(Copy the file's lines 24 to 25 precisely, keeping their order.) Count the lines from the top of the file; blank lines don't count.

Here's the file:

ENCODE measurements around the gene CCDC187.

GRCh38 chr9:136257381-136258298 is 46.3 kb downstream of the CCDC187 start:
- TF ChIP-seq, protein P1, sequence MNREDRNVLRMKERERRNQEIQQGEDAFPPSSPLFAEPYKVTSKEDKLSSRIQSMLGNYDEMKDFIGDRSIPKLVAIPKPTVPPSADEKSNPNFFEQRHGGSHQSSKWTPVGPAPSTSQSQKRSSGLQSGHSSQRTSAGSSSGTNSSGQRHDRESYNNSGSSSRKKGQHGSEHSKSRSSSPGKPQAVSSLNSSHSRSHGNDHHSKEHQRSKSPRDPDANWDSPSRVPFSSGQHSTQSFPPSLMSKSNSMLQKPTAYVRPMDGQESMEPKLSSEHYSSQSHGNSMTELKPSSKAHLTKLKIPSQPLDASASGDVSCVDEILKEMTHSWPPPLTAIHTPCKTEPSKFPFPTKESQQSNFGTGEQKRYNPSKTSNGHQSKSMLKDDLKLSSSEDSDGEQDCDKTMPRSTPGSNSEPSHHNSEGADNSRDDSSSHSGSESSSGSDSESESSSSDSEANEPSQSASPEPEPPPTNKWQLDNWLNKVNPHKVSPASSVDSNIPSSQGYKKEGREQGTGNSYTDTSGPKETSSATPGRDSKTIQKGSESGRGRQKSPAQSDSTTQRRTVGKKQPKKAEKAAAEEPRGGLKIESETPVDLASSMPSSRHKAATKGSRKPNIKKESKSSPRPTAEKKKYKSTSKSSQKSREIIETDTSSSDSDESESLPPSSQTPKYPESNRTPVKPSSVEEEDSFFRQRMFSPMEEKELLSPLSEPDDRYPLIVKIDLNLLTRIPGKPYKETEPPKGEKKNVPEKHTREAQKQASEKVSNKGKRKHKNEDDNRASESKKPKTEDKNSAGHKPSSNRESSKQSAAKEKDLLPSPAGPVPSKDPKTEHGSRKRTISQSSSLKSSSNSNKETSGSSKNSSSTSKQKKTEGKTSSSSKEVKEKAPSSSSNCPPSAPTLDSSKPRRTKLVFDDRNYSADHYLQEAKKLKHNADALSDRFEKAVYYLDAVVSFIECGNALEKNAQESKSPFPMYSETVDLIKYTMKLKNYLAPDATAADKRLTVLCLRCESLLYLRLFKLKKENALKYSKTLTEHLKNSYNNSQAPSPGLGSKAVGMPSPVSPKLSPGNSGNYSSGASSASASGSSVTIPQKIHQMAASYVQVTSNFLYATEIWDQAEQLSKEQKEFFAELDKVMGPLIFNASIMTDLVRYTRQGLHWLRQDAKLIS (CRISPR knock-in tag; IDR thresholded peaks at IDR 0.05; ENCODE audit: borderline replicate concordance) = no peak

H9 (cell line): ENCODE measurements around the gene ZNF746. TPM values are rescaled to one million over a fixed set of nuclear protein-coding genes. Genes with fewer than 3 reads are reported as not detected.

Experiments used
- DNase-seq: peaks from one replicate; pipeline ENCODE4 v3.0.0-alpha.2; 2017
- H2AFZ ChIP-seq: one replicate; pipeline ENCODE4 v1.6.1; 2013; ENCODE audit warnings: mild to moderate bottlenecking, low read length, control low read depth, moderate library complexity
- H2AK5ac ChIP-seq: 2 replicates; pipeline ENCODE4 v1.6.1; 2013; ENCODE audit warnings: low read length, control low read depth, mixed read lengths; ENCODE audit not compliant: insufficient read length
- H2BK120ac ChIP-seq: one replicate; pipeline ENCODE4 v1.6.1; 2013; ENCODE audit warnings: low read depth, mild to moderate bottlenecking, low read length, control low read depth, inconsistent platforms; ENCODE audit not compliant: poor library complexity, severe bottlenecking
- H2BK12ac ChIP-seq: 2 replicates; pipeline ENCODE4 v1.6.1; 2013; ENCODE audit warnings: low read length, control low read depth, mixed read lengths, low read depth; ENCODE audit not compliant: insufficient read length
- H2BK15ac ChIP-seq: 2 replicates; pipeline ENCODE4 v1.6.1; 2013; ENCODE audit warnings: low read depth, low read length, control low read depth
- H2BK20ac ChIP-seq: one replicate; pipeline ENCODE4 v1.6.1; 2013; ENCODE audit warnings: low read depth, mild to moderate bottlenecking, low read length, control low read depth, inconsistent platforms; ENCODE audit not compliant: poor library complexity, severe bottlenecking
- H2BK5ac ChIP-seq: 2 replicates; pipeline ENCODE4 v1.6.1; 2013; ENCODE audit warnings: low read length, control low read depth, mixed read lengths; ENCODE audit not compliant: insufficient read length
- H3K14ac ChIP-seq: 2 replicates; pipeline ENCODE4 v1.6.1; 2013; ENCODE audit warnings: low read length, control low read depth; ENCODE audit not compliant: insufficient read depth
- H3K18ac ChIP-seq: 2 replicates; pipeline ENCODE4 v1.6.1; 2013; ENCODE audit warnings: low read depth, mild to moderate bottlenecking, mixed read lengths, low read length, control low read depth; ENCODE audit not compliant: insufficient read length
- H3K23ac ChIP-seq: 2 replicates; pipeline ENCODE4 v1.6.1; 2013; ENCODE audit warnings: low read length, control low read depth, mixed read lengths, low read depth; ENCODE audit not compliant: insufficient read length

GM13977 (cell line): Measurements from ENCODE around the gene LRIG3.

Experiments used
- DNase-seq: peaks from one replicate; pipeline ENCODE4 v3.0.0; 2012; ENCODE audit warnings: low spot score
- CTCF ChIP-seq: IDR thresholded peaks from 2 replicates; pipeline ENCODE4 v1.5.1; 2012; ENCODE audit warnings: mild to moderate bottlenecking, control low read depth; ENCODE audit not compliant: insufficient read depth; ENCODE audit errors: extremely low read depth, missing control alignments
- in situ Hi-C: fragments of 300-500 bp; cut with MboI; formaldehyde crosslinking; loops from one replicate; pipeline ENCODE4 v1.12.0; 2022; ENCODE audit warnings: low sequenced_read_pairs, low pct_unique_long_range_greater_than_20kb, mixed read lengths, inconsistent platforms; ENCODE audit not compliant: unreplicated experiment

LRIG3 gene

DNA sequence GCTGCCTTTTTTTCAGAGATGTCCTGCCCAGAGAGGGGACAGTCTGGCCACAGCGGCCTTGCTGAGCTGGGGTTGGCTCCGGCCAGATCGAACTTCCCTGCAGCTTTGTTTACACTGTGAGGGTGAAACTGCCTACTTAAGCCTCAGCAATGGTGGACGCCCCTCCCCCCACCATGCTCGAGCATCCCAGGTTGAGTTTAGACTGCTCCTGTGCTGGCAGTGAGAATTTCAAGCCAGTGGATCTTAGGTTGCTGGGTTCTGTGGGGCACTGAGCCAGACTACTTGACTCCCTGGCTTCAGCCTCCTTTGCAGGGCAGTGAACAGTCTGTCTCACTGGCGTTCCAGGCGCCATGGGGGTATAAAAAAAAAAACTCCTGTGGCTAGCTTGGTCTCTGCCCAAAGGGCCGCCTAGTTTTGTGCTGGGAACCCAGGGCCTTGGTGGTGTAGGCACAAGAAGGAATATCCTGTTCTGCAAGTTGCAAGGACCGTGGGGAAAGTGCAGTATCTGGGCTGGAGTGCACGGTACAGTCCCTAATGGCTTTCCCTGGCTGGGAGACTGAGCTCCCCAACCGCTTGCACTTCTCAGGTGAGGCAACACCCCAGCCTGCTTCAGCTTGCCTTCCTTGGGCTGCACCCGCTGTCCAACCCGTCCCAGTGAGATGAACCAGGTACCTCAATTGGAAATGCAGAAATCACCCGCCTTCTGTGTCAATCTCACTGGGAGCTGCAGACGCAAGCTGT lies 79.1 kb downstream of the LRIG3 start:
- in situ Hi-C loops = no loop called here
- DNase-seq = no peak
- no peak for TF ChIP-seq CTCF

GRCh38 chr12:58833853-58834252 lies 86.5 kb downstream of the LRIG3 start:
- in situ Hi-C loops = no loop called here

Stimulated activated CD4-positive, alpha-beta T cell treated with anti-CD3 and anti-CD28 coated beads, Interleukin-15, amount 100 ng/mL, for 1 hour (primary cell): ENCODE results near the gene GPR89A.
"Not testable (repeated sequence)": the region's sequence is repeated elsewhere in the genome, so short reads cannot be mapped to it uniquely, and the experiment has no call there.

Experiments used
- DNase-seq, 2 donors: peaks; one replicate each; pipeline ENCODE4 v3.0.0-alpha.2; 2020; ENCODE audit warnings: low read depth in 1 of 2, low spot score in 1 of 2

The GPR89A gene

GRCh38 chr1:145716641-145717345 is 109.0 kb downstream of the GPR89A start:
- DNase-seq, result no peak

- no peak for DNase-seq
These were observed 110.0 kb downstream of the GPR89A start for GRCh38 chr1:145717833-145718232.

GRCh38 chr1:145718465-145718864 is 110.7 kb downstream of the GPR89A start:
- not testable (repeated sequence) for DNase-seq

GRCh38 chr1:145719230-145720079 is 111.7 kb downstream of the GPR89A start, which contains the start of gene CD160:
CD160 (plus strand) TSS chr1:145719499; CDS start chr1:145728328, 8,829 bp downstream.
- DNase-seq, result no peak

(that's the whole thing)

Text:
- in situ Hi-C loops = no loop called here
- DNase-seq = no peak